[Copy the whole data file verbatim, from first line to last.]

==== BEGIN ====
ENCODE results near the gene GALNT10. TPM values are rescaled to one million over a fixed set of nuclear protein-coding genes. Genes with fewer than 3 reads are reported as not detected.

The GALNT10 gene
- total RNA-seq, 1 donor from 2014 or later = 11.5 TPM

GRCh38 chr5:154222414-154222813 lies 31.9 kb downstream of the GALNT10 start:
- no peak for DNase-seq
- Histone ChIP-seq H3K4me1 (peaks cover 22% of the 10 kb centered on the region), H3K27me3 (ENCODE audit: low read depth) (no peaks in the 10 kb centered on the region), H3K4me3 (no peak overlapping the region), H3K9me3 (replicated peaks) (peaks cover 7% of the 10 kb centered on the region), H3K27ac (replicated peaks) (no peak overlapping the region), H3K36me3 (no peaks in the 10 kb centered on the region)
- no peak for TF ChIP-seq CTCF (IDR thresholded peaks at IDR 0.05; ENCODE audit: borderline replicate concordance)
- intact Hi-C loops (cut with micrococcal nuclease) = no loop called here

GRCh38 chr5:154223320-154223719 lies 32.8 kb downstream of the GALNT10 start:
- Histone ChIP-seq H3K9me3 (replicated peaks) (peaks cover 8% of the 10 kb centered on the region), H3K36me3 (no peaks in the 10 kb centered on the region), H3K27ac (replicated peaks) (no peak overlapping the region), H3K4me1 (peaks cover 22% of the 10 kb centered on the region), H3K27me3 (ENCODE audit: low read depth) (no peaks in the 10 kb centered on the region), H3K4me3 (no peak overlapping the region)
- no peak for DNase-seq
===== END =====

ENCODE results near the gene GALNT10. TPM values are rescaled to one million over a fixed set of nuclear protein-coding genes. Genes with fewer than 3 reads are reported as not detected.

The GALNT10 gene
- total RNA-seq, 1 donor from 2014 or later = 11.5 TPM

GRCh38 chr5:154222414-154222813 lies 31.9 kb downstream of the GALNT10 start:
- no peak for DNase-seq
- Histone ChIP-seq H3K4me1 (peaks cover 22% of the 10 kb centered on the region), H3K27me3 (ENCODE audit: low read depth) (no peaks in the 10 kb centered on the region), H3K4me3 (no peak overlapping the region), H3K9me3 (replicated peaks) (peaks cover 7% of the 10 kb centered on the region), H3K27ac (replicated peaks) (no peak overlapping the region), H3K36me3 (no peaks in the 10 kb centered on the region)
- no peak for TF ChIP-seq CTCF (IDR thresholded peaks at IDR 0.05; ENCODE audit: borderline replicate concordance)
- intact Hi-C loops (cut with micrococcal nuclease) = no loop called here

GRCh38 chr5:154223320-154223719 lies 32.8 kb downstream of the GALNT10 start:
- Histone ChIP-seq H3K9me3 (replicated peaks) (peaks cover 8% of the 10 kb centered on the region), H3K36me3 (no peaks in the 10 kb centered on the region), H3K27ac (replicated peaks) (no peak overlapping the region), H3K4me1 (peaks cover 22% of the 10 kb centered on the region), H3K27me3 (ENCODE audit: low read depth) (no peaks in the 10 kb centered on the region), H3K4me3 (no peak overlapping the region)
- no peak for DNase-seq